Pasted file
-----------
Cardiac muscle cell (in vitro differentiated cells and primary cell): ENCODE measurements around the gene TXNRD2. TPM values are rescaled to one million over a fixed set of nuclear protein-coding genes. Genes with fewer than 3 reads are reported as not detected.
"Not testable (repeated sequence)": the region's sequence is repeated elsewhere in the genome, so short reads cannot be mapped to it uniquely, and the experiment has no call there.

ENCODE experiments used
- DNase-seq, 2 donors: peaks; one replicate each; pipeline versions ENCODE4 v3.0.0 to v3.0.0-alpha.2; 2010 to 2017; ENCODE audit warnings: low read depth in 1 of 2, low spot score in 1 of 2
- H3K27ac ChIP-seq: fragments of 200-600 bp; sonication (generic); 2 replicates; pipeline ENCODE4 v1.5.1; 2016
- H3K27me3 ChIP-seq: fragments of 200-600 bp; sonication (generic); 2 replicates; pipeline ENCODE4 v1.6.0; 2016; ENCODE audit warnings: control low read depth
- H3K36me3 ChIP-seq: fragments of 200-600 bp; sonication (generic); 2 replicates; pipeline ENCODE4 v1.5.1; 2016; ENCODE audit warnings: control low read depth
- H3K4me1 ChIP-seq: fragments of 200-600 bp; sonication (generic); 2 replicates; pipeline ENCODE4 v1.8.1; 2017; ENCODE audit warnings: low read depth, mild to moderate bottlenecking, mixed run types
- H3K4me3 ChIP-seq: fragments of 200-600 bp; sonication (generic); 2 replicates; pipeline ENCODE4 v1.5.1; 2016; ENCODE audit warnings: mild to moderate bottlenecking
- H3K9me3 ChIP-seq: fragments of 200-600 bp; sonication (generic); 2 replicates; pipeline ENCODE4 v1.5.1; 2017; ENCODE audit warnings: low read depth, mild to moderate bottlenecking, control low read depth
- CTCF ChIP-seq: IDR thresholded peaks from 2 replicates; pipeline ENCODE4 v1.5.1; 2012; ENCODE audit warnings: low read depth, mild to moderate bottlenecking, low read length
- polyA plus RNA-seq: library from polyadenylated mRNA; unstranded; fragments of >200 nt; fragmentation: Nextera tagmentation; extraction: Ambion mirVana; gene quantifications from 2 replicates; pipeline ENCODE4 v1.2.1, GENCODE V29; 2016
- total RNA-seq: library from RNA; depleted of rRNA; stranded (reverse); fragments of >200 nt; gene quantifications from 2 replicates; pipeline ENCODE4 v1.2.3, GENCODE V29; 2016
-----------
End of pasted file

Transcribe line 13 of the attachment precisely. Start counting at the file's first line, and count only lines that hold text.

- total RNA-seq: library from RNA; depleted of rRNA; stranded (reverse); fragments of >200 nt; gene quantifications from 2 replicates; pipeline ENCODE4 v1.2.3, GENCODE V29; 2016